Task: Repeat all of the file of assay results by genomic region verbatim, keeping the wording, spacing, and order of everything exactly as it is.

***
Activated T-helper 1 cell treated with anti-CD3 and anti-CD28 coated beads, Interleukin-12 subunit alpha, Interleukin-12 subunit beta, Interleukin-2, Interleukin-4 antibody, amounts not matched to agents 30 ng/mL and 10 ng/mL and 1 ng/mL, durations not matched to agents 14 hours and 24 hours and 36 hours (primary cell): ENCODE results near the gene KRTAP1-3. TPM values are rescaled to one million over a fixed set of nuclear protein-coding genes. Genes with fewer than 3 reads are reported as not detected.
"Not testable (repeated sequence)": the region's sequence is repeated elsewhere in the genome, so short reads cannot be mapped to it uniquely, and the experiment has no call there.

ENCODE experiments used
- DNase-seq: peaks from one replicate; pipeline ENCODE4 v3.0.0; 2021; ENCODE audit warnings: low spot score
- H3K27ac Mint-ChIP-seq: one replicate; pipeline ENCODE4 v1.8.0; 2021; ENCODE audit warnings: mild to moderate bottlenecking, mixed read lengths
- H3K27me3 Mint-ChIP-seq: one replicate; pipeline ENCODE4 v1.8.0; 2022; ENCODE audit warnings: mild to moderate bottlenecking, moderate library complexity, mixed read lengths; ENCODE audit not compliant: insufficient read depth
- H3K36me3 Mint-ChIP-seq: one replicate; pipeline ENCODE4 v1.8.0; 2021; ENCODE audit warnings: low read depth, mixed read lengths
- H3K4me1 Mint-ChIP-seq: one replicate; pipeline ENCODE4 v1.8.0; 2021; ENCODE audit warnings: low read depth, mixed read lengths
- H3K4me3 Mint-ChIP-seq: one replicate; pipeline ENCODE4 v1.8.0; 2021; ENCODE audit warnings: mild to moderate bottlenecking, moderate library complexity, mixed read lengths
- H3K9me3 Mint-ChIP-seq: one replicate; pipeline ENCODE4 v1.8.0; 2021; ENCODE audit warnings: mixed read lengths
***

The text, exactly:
Activated T-helper 1 cell treated with anti-CD3 and anti-CD28 coated beads, Interleukin-12 subunit alpha, Interleukin-12 subunit beta, Interleukin-2, Interleukin-4 antibody, amounts not matched to agents 30 ng/mL and 10 ng/mL and 1 ng/mL, durations not matched to agents 14 hours and 24 hours and 36 hours (primary cell): ENCODE results near the gene KRTAP1-3. TPM values are rescaled to one million over a fixed set of nuclear protein-coding genes. Genes with fewer than 3 reads are reported as not detected.
"Not testable (repeated sequence)": the region's sequence is repeated elsewhere in the genome, so short reads cannot be mapped to it uniquely, and the experiment has no call there.

ENCODE experiments used
- DNase-seq: peaks from one replicate; pipeline ENCODE4 v3.0.0; 2021; ENCODE audit warnings: low spot score
- H3K27ac Mint-ChIP-seq: one replicate; pipeline ENCODE4 v1.8.0; 2021; ENCODE audit warnings: mild to moderate bottlenecking, mixed read lengths
- H3K27me3 Mint-ChIP-seq: one replicate; pipeline ENCODE4 v1.8.0; 2022; ENCODE audit warnings: mild to moderate bottlenecking, moderate library complexity, mixed read lengths; ENCODE audit not compliant: insufficient read depth
- H3K36me3 Mint-ChIP-seq: one replicate; pipeline ENCODE4 v1.8.0; 2021; ENCODE audit warnings: low read depth, mixed read lengths
- H3K4me1 Mint-ChIP-seq: one replicate; pipeline ENCODE4 v1.8.0; 2021; ENCODE audit warnings: low read depth, mixed read lengths
- H3K4me3 Mint-ChIP-seq: one replicate; pipeline ENCODE4 v1.8.0; 2021; ENCODE audit warnings: mild to moderate bottlenecking, moderate library complexity, mixed read lengths
- H3K9me3 Mint-ChIP-seq: one replicate; pipeline ENCODE4 v1.8.0; 2021; ENCODE audit warnings: mixed read lengths